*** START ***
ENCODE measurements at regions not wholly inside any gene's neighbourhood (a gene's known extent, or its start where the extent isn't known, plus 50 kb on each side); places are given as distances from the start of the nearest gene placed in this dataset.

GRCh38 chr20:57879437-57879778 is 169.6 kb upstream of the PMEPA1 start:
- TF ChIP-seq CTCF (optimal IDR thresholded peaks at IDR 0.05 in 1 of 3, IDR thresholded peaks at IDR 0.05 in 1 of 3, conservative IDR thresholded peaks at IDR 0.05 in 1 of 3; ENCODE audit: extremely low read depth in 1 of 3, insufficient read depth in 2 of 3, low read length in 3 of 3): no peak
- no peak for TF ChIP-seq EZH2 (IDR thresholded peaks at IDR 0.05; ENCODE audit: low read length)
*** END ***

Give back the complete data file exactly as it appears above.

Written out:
ENCODE measurements at regions not wholly inside any gene's neighbourhood (a gene's known extent, or its start where the extent isn't known, plus 50 kb on each side); places are given as distances from the start of the nearest gene placed in this dataset.

GRCh38 chr20:57879437-57879778 is 169.6 kb upstream of the PMEPA1 start:
- TF ChIP-seq CTCF (optimal IDR thresholded peaks at IDR 0.05 in 1 of 3, IDR thresholded peaks at IDR 0.05 in 1 of 3, conservative IDR thresholded peaks at IDR 0.05 in 1 of 3; ENCODE audit: extremely low read depth in 1 of 3, insufficient read depth in 2 of 3, low read length in 3 of 3): no peak
- no peak for TF ChIP-seq EZH2 (IDR thresholded peaks at IDR 0.05; ENCODE audit: low read length)